13. Sect Shinto and the Case of Ooyashirokyo
Exploring Shinto - Michael Pye
Michael Pye [+]
Marburg University (Emeritus) and Ōtani University
Michael Pye (born 1939) first resided in Japan from 1961 onwards. From 1968 he taught Religious Studies in England and, in 1982, became professor for the Study of Religions at Marburg University, Germany. On retirement he returned to Japan for several years, being associated with Ōtani University, Kyōto. He was president of the International Association for the History of Religions from 1995 to 2000 and is currently President of the International Shinto Studies Association. His major publications include Skilful Means (1978 and 2003), Strategies in the Study of Religions (2013) and Japanese Buddhist Pilgrimage (2015).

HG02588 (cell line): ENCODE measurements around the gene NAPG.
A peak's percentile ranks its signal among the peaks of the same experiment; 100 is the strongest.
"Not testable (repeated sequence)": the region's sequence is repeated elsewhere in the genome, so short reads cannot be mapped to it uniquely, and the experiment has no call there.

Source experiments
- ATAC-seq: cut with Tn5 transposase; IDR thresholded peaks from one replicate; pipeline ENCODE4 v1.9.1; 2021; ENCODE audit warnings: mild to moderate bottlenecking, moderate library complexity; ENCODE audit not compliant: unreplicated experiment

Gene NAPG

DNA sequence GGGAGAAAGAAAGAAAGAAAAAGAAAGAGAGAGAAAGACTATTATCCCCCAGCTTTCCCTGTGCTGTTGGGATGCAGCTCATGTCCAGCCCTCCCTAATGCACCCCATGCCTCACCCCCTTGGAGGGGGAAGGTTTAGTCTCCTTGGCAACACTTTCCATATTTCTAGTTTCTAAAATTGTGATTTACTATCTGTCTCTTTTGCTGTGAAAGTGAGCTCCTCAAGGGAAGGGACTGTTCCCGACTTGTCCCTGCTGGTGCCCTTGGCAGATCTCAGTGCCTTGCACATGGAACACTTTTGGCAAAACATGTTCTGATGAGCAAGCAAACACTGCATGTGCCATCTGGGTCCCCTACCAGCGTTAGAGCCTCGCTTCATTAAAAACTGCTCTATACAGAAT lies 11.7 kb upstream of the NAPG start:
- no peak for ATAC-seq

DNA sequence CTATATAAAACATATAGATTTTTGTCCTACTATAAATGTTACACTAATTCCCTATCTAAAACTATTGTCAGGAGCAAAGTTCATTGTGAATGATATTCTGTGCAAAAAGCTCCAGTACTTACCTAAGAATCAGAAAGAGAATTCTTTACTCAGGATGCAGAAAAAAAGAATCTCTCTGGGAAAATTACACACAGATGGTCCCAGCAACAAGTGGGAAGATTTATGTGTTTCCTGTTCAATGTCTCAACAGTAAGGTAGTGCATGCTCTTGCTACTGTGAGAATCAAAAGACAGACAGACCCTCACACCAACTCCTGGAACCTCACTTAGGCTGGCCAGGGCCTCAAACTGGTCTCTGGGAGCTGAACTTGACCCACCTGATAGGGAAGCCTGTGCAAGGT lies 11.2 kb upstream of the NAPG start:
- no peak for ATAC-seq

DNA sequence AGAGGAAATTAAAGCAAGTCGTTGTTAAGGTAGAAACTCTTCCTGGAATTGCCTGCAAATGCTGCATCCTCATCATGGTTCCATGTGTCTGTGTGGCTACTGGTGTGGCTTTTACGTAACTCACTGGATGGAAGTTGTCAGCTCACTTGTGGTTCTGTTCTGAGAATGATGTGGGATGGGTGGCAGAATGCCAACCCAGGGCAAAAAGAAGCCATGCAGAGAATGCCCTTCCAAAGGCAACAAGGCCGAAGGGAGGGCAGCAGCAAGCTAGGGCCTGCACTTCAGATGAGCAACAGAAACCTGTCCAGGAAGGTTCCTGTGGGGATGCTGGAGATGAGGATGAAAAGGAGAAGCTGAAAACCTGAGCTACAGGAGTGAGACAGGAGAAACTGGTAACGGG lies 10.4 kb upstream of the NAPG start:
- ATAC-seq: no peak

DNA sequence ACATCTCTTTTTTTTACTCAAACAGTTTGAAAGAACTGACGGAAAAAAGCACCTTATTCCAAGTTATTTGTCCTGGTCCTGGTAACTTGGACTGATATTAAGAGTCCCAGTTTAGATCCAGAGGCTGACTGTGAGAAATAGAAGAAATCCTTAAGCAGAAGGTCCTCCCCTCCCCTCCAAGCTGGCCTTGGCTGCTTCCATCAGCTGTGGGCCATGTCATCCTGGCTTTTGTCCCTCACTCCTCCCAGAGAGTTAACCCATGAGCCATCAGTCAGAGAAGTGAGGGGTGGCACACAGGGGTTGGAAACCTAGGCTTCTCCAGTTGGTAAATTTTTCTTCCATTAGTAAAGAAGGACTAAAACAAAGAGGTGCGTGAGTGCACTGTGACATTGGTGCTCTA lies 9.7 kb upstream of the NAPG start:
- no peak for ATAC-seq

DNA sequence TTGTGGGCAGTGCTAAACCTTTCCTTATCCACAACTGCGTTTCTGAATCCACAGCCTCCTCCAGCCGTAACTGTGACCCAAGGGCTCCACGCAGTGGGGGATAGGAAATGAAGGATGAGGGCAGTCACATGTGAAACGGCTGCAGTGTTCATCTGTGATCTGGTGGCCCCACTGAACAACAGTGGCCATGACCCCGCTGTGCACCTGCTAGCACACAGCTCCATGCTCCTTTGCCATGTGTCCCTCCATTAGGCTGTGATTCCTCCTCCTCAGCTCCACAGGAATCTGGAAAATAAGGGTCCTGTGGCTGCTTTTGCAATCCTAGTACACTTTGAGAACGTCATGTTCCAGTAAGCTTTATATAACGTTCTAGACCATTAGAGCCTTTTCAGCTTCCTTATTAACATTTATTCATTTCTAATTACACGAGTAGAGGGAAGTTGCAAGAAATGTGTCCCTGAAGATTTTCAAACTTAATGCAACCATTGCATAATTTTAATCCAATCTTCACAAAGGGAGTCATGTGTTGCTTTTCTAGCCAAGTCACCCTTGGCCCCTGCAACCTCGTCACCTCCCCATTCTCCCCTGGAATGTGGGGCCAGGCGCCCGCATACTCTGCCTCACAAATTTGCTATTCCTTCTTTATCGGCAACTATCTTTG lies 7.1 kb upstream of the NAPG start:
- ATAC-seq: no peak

If, as we sometimes hear, Shinto is “the ethnic religion of the Japanese people” it might seem difficult to understand how there can be Shinto “sects.” And yet there are several distinctive groups which claim both to pertain to Shinto and to be somehow special in their orientation and activity. This paper provides a reflective introduction to the paradoxical subject of Sect Shinto, with various examples. In particular it presents the case of Izumo Ooyashiro-kyō, which has branches all over Japan but has previously been little studied.